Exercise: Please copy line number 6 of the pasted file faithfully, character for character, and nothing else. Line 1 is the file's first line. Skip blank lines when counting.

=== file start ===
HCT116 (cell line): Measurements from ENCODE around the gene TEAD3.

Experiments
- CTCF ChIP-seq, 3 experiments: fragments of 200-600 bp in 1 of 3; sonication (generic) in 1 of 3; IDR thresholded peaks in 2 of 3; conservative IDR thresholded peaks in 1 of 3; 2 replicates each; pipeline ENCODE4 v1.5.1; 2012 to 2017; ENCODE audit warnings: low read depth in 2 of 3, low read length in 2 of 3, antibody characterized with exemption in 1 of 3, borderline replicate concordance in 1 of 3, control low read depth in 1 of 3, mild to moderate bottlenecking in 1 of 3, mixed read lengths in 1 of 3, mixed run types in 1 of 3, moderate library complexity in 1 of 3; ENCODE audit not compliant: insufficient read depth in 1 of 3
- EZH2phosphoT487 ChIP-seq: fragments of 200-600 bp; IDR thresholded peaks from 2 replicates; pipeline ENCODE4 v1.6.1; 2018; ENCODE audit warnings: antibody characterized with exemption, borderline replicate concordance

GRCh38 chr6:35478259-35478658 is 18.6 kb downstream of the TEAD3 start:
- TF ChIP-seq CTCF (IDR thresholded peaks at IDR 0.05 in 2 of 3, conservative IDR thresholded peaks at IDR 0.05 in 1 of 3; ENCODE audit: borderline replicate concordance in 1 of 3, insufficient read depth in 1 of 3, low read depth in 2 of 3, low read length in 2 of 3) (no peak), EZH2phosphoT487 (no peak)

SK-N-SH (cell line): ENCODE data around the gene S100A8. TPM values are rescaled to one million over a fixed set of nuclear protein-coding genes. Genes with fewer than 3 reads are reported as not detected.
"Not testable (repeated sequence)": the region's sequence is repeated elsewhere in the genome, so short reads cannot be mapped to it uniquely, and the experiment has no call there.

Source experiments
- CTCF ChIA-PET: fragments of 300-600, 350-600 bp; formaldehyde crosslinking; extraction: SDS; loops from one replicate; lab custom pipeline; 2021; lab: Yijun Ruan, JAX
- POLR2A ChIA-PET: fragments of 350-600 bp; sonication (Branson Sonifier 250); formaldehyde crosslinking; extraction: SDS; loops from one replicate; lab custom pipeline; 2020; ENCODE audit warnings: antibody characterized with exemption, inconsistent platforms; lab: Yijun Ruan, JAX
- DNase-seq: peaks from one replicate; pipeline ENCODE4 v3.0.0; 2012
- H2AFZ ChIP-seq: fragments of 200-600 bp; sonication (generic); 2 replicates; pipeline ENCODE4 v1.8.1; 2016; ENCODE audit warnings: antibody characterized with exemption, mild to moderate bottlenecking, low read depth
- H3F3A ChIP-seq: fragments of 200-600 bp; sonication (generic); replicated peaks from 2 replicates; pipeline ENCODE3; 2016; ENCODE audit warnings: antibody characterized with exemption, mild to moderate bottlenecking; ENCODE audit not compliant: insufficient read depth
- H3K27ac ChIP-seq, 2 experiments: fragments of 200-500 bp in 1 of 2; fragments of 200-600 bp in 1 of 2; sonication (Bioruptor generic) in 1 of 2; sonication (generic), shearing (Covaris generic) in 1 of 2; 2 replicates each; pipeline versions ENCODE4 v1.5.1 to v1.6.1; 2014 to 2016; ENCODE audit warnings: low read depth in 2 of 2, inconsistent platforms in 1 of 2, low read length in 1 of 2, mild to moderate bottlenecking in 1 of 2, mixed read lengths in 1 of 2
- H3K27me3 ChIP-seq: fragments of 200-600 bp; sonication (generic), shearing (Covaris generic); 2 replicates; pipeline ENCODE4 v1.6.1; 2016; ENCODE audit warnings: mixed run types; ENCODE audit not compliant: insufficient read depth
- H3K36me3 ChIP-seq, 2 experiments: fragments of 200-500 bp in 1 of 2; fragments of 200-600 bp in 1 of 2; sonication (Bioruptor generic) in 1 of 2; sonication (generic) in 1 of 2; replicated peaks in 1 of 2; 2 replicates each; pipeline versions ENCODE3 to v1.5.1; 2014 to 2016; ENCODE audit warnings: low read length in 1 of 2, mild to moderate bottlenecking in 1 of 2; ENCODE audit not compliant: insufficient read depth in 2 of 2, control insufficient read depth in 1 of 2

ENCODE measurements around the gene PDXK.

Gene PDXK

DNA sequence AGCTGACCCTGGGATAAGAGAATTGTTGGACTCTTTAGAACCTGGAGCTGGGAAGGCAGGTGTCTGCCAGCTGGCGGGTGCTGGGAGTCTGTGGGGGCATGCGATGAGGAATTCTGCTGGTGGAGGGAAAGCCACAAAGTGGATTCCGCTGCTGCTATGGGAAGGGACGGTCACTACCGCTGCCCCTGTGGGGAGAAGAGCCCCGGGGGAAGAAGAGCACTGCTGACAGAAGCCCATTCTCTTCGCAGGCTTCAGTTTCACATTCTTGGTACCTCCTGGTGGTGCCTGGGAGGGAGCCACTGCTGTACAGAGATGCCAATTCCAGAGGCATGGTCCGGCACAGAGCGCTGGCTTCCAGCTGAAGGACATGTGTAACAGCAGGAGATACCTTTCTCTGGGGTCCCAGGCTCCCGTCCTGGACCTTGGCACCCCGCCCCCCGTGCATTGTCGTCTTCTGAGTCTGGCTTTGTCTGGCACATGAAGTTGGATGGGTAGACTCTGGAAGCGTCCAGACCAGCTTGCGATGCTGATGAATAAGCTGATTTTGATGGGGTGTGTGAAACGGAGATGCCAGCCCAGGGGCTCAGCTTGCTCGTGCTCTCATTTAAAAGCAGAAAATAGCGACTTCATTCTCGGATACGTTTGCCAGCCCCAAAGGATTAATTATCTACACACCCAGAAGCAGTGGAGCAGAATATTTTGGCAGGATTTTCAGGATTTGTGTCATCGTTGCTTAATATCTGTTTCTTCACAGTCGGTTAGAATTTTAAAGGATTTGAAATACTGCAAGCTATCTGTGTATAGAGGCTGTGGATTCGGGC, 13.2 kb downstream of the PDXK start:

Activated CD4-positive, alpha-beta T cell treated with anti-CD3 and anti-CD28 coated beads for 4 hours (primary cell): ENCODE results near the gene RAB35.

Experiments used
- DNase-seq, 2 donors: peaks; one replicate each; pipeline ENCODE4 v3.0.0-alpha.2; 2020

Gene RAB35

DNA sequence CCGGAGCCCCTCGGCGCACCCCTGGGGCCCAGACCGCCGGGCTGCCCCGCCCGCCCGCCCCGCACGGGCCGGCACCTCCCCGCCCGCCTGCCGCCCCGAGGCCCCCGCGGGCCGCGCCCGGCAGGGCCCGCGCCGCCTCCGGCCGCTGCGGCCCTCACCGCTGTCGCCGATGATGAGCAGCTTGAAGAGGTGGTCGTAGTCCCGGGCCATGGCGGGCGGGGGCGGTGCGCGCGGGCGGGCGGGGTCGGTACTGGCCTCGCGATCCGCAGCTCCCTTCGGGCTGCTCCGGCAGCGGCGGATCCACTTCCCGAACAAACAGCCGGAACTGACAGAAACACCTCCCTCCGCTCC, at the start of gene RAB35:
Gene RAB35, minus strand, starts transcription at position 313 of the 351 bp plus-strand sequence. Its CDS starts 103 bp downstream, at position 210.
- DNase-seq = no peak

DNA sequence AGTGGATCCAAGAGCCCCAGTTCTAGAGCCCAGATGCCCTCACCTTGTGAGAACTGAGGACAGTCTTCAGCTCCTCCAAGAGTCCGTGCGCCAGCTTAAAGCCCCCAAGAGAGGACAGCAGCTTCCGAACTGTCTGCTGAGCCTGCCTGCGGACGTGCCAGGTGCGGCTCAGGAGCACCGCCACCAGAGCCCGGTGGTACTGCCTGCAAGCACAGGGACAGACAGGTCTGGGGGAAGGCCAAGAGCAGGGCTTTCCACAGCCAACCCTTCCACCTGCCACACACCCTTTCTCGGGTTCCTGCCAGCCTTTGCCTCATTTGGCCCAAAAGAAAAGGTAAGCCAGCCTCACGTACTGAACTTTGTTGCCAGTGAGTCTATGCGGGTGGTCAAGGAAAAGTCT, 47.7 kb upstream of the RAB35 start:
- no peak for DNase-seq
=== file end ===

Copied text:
- TF ChIP-seq CTCF (IDR thresholded peaks at IDR 0.05 in 2 of 3, conservative IDR thresholded peaks at IDR 0.05 in 1 of 3; ENCODE audit: borderline replicate concordance in 1 of 3, insufficient read depth in 1 of 3, low read depth in 2 of 3, low read length in 2 of 3) (no peak), EZH2phosphoT487 (no peak)